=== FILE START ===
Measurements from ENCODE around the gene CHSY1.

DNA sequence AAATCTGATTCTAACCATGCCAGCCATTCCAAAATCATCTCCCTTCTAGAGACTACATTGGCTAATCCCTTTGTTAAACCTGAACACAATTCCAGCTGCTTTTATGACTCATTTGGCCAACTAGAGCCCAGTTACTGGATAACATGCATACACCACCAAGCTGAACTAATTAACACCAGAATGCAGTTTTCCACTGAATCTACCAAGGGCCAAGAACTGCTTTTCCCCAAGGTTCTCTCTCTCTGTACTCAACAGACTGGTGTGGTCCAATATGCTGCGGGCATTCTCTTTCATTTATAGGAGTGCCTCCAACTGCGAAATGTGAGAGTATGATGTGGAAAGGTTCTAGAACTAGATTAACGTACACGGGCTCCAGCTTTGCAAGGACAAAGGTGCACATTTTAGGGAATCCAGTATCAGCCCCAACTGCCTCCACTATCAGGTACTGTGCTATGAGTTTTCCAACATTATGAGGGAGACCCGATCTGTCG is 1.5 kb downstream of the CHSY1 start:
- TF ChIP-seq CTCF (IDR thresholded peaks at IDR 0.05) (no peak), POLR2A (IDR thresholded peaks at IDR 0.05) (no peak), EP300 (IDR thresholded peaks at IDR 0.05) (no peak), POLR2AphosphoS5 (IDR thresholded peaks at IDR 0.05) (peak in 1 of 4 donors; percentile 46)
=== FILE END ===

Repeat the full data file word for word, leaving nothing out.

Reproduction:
Measurements from ENCODE around the gene CHSY1.

DNA sequence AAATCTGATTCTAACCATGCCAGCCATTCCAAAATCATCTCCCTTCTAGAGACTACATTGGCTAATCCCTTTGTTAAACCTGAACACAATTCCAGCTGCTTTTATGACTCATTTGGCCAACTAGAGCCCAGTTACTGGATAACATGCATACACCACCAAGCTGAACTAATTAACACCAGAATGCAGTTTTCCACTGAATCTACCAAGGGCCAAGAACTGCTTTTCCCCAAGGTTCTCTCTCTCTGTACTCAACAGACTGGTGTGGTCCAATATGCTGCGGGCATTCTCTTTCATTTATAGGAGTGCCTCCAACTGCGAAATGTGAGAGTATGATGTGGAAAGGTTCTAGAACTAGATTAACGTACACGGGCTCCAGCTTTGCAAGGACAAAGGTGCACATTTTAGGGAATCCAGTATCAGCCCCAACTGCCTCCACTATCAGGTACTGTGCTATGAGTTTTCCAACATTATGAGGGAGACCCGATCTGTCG is 1.5 kb downstream of the CHSY1 start:
- TF ChIP-seq CTCF (IDR thresholded peaks at IDR 0.05) (no peak), POLR2A (IDR thresholded peaks at IDR 0.05) (no peak), EP300 (IDR thresholded peaks at IDR 0.05) (no peak), POLR2AphosphoS5 (IDR thresholded peaks at IDR 0.05) (peak in 1 of 4 donors; percentile 46)